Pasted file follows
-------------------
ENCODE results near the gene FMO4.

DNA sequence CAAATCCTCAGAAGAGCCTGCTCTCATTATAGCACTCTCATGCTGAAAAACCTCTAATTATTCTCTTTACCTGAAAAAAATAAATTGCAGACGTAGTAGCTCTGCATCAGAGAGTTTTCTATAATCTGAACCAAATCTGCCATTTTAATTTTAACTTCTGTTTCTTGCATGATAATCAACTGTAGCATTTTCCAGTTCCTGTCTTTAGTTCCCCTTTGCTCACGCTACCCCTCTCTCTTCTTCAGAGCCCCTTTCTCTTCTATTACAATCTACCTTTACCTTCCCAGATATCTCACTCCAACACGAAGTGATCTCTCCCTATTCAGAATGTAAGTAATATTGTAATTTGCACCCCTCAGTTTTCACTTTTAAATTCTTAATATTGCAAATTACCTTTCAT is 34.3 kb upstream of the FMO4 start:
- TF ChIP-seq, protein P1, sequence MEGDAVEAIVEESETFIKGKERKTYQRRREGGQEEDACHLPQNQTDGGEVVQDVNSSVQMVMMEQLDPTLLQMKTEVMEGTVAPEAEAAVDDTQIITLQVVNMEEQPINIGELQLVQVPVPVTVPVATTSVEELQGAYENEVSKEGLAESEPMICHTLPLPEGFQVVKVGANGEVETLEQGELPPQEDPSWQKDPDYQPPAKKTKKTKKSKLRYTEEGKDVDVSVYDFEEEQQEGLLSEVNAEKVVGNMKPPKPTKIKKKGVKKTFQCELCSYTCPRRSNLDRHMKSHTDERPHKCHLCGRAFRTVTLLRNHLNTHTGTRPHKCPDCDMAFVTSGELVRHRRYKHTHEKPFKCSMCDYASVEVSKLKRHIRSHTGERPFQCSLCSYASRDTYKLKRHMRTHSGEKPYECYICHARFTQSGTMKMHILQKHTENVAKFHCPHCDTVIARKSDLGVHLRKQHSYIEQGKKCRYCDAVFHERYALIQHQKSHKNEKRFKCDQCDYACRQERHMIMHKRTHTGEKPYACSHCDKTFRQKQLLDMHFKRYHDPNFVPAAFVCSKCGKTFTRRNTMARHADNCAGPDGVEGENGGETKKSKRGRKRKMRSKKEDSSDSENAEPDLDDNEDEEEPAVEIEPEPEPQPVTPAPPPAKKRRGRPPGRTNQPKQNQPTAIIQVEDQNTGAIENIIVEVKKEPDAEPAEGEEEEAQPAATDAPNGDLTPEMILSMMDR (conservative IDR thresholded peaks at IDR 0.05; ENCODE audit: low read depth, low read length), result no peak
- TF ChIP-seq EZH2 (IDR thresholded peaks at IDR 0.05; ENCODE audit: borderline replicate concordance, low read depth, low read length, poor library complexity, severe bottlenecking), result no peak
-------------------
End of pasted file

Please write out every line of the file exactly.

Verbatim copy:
ENCODE results near the gene FMO4.

DNA sequence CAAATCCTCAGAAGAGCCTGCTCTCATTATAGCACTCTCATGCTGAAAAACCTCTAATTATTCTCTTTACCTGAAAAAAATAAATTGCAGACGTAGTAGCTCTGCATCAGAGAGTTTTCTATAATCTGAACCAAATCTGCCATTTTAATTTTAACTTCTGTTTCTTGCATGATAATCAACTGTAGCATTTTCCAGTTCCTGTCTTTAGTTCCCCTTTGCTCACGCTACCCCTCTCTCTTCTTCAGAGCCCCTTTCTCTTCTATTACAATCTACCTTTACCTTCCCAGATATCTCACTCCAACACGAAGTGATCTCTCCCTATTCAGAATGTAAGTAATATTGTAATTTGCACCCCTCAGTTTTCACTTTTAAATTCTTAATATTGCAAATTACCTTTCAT is 34.3 kb upstream of the FMO4 start:
- TF ChIP-seq, protein P1, sequence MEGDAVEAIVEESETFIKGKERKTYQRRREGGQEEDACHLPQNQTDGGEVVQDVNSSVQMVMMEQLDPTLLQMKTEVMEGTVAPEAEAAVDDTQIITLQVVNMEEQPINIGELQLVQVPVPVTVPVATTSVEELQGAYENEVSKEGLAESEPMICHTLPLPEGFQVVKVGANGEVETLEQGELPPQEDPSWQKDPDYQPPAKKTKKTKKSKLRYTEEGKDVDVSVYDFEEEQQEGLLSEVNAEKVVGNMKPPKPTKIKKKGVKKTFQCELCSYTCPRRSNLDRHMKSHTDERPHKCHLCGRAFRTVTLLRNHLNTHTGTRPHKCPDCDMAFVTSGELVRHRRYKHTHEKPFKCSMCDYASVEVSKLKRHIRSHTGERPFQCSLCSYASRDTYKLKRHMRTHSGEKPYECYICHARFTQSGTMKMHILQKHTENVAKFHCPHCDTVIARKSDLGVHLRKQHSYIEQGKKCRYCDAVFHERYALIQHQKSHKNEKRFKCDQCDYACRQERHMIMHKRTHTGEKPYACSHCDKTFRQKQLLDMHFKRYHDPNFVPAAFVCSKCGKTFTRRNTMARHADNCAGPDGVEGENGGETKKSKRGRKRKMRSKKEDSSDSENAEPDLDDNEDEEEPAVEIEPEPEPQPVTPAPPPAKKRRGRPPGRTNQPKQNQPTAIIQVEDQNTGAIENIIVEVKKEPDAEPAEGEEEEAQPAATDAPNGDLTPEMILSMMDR (conservative IDR thresholded peaks at IDR 0.05; ENCODE audit: low read depth, low read length), result no peak
- TF ChIP-seq EZH2 (IDR thresholded peaks at IDR 0.05; ENCODE audit: borderline replicate concordance, low read depth, low read length, poor library complexity, severe bottlenecking), result no peak